5 Ways To Stay Close To Your Adult Child

As our kids get older, it can feel as though they’re growing away from us. It’s a different relationship, but there’s no reason why you can’t stay close to your adult child.


You’ve nurtured them, raised them, and now – suddenly – they’re all grown up. It can be hard to recognise our kids are now adults in their own right. As they move out, find jobs and settle into relationships, you might feel you’re growing apart. Don’t worry – there are still ways you can stay close to your adult child.

1Recognise the change

One of the most important things you can do is accept you no longer have the same relationship. They have every right to make their own decisions – good or bad. You may not like or understand their choice of partner, friends or career, but it’s not your place to criticise.

I have a friend whose contact with her parents is limited to a weekly phone call. Even then, she says, they always find ways to make her feel she’s a disappointment. “Everything I do is wrong, in their eyes,” she says. “By ‘wrong’, they mean they don’t agree with it. My profession, my decision not to get married, even the car I drive. They still think they can tell me what to do and that their disapproval is a punishment. It’s easier just to distance myself.”

2Find common ground

When my son was growing up, a shared love of music was a common bond. We liked a lot of the same bands and went to live gigs together. No matter what else was going on, music was how we reconnected.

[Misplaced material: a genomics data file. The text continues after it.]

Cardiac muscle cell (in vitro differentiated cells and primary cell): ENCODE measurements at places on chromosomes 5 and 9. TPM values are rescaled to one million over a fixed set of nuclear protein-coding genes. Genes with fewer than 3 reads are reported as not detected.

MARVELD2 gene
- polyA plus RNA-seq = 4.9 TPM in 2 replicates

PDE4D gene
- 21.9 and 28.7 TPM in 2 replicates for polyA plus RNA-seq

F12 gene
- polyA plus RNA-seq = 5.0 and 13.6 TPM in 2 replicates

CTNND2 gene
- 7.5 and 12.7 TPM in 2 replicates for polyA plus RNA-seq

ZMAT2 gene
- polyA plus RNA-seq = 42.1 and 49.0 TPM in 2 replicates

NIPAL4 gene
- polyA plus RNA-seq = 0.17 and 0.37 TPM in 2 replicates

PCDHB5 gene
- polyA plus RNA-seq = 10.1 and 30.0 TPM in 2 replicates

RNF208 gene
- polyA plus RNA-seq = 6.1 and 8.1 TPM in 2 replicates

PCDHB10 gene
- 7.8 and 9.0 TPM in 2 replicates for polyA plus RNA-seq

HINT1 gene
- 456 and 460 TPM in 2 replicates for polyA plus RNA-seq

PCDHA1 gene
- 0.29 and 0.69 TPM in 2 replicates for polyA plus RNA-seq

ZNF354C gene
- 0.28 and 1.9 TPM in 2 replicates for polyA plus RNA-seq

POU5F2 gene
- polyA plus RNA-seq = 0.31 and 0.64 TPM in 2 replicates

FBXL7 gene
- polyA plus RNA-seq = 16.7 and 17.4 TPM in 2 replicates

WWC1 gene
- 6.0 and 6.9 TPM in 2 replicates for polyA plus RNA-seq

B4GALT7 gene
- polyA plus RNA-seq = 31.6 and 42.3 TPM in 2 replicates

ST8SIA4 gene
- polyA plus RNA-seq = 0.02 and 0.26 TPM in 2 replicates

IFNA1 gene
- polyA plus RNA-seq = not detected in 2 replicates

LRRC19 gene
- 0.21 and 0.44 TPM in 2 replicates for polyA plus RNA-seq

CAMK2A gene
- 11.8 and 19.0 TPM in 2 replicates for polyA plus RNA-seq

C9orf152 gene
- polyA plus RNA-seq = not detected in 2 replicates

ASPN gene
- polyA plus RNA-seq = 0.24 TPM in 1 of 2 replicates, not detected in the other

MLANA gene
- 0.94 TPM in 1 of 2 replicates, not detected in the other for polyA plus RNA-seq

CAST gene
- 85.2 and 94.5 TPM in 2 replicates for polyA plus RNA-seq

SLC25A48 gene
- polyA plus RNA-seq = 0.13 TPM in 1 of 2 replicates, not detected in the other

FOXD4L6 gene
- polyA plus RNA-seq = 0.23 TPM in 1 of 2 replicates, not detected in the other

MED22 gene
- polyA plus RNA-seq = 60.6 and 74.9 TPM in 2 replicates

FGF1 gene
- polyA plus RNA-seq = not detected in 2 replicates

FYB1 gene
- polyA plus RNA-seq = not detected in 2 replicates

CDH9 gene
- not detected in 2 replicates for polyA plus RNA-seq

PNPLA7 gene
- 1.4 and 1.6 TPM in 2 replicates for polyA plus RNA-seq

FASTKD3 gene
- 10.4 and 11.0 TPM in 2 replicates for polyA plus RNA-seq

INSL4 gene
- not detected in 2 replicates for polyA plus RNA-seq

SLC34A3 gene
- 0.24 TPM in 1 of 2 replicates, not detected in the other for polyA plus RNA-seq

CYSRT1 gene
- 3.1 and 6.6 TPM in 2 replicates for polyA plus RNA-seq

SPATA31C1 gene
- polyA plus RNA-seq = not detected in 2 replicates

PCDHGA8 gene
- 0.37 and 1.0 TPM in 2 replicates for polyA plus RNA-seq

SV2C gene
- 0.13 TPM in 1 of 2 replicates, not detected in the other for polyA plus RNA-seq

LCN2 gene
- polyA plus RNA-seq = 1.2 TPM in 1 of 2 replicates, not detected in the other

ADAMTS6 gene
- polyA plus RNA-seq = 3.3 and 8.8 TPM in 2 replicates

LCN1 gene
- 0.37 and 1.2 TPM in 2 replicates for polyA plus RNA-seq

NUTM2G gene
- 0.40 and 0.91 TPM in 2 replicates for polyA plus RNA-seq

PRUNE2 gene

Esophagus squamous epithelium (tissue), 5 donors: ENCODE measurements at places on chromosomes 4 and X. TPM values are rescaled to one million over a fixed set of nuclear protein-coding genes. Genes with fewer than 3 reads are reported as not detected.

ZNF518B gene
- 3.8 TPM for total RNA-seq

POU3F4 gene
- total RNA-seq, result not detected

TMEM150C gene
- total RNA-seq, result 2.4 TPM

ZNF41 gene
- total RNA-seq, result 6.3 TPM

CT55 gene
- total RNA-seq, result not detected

Now he’s left home, it’s still a way to touch base. He’ll send me random messages about an old favourite he’s rediscovered or a new one he’s found. We’ll invariably move on to other topics and chat about what’s happening in his world. He doesn’t feel like I’m nagging him for details about his life, and I get to make sure everything’s ok.

3Ask for advice

Just because your adult child is your kid, it doesn’t mean they don’t have valuable knowledge or insights. If your daughter is an accountant, for example, there’s a good chance she’ll be able to give you some sound advice when it comes to filing your tax return.

Seeking their opinion will make your child feel you view them as an equal. Psychotherapist Tina Tessina explains: “Sharing advice as friends and equals will create the friendly connection you want. It also shows maturity – you’re demonstrating to them that you realise the relationship has evolved.”

4Try something new and exciting together

A shared experience is one of the best ways to forge bonds with someone – especially if it’s a little bit frightening. Supporting each other, conquering your fears together and giving each other courage is a powerful way to strengthen a relationship.

If you’ve ever wanted to try zip-lining, paragliding or white-water rafting, this is the perfect opportunity. As well as the experience, you’ll have shared memories of how you faced a challenge and met it head-on.

5Share some family history

Do you have old family photos stored at home? Or scrapbooks from when your kids were – well, kids? Look at them together. It’s a chance for your adult child to learn more about their family, going back to before they were even around. It helps give them a sense of identity, closeness and belonging.

I’ve kept written journals since before my kids were born. We also made detailed ‘memory books’ for each of them during their early years. They both love looking through them. They’ve realised there’s more to us than simply being ‘Mum and Dad’. They’ve learned lots of family stories. And they’ve awoken some of their own early memories that had faded with time.

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